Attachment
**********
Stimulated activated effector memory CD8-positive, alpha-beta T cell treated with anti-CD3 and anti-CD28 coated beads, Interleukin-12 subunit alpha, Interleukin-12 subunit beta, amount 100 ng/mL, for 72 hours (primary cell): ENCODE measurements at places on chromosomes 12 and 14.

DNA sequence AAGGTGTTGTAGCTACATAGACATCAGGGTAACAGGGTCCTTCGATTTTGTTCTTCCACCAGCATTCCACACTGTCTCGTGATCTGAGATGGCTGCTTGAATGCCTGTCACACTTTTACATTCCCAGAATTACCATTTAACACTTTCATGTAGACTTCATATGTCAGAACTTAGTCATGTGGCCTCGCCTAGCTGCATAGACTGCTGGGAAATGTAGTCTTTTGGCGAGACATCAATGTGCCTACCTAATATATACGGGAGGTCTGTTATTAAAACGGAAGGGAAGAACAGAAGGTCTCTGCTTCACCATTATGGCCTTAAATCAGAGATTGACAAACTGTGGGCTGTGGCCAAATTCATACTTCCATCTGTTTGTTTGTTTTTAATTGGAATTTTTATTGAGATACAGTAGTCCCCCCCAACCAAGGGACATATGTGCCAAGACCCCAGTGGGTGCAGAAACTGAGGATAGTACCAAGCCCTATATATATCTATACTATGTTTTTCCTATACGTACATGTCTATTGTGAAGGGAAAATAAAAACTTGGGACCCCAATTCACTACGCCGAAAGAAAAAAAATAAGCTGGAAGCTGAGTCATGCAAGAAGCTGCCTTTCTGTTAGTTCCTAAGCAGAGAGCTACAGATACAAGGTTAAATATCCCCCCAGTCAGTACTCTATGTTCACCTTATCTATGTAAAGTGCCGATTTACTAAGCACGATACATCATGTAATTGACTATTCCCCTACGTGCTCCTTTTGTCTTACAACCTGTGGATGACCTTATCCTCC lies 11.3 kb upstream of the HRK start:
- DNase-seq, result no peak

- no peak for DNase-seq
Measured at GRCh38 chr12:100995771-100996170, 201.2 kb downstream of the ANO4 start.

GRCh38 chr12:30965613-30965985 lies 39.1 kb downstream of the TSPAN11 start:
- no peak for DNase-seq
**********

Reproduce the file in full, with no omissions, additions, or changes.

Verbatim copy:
Stimulated activated effector memory CD8-positive, alpha-beta T cell treated with anti-CD3 and anti-CD28 coated beads, Interleukin-12 subunit alpha, Interleukin-12 subunit beta, amount 100 ng/mL, for 72 hours (primary cell): ENCODE measurements at places on chromosomes 12 and 14.

DNA sequence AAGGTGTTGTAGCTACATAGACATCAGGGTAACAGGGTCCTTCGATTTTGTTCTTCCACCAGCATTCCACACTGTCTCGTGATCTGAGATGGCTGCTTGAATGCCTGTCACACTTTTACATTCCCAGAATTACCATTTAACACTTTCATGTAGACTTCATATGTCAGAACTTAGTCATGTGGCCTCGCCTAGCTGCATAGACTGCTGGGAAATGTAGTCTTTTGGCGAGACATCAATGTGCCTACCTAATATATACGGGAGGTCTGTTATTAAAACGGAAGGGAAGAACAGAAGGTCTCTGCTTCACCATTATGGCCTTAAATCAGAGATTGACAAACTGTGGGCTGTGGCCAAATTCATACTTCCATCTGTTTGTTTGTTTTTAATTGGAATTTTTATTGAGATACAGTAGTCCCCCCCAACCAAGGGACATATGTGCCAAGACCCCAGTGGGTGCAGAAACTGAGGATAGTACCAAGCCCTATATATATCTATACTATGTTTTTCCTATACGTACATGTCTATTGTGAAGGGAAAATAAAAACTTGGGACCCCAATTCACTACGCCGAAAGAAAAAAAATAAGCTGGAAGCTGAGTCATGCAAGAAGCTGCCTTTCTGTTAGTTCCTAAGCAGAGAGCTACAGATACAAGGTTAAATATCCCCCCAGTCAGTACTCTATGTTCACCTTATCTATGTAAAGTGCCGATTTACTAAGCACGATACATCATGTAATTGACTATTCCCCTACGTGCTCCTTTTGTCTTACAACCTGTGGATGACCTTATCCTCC lies 11.3 kb upstream of the HRK start:
- DNase-seq, result no peak

- no peak for DNase-seq
Measured at GRCh38 chr12:100995771-100996170, 201.2 kb downstream of the ANO4 start.

GRCh38 chr12:30965613-30965985 lies 39.1 kb downstream of the TSPAN11 start:
- no peak for DNase-seq